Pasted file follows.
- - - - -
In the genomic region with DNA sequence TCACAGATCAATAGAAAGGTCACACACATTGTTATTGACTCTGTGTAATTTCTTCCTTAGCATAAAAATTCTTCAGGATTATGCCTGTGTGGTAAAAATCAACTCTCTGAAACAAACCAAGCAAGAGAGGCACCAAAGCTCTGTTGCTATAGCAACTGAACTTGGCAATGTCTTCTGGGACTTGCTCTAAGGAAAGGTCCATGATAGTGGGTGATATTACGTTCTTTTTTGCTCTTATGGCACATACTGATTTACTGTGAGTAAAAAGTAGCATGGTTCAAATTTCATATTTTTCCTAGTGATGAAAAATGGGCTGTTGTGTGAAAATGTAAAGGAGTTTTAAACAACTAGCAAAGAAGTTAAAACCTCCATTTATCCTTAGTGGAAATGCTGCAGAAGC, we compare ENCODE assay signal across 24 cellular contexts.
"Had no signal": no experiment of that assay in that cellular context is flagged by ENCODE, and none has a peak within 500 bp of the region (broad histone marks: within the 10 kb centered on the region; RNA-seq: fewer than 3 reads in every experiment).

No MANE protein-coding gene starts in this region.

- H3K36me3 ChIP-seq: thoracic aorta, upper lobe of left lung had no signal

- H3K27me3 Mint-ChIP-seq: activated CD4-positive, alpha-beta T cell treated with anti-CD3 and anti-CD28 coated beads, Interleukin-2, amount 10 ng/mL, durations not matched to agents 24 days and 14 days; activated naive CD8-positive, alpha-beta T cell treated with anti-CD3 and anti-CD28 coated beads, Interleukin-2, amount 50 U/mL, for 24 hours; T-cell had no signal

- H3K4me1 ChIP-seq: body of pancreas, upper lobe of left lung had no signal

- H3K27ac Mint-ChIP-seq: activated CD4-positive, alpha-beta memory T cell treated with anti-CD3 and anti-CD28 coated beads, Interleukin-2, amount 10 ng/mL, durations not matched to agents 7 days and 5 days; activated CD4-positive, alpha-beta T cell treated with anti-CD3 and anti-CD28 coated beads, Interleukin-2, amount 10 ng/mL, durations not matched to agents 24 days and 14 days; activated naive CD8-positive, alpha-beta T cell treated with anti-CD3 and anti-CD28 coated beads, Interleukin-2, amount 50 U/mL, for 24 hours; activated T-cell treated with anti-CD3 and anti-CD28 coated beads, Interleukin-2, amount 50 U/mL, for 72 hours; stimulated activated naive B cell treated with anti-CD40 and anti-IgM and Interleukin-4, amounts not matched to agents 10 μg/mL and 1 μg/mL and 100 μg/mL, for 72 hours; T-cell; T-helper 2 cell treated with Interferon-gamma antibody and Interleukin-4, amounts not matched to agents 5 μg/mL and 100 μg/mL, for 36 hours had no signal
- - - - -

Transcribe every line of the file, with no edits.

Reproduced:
In the genomic region with DNA sequence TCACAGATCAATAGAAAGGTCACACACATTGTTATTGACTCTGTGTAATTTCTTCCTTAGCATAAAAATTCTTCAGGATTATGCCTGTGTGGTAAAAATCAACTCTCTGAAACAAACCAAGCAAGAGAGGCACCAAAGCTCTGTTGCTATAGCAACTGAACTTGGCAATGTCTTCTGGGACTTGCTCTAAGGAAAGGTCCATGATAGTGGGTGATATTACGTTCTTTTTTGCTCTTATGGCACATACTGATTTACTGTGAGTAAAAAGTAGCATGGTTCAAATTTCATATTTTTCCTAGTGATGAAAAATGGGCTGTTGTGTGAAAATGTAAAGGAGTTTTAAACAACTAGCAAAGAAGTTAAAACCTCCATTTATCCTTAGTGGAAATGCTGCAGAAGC, we compare ENCODE assay signal across 24 cellular contexts.
"Had no signal": no experiment of that assay in that cellular context is flagged by ENCODE, and none has a peak within 500 bp of the region (broad histone marks: within the 10 kb centered on the region; RNA-seq: fewer than 3 reads in every experiment).

No MANE protein-coding gene starts in this region.

- H3K36me3 ChIP-seq: thoracic aorta, upper lobe of left lung had no signal

- H3K27me3 Mint-ChIP-seq: activated CD4-positive, alpha-beta T cell treated with anti-CD3 and anti-CD28 coated beads, Interleukin-2, amount 10 ng/mL, durations not matched to agents 24 days and 14 days; activated naive CD8-positive, alpha-beta T cell treated with anti-CD3 and anti-CD28 coated beads, Interleukin-2, amount 50 U/mL, for 24 hours; T-cell had no signal

- H3K4me1 ChIP-seq: body of pancreas, upper lobe of left lung had no signal

- H3K27ac Mint-ChIP-seq: activated CD4-positive, alpha-beta memory T cell treated with anti-CD3 and anti-CD28 coated beads, Interleukin-2, amount 10 ng/mL, durations not matched to agents 7 days and 5 days; activated CD4-positive, alpha-beta T cell treated with anti-CD3 and anti-CD28 coated beads, Interleukin-2, amount 10 ng/mL, durations not matched to agents 24 days and 14 days; activated naive CD8-positive, alpha-beta T cell treated with anti-CD3 and anti-CD28 coated beads, Interleukin-2, amount 50 U/mL, for 24 hours; activated T-cell treated with anti-CD3 and anti-CD28 coated beads, Interleukin-2, amount 50 U/mL, for 72 hours; stimulated activated naive B cell treated with anti-CD40 and anti-IgM and Interleukin-4, amounts not matched to agents 10 μg/mL and 1 μg/mL and 100 μg/mL, for 72 hours; T-cell; T-helper 2 cell treated with Interferon-gamma antibody and Interleukin-4, amounts not matched to agents 5 μg/mL and 100 μg/mL, for 36 hours had no signal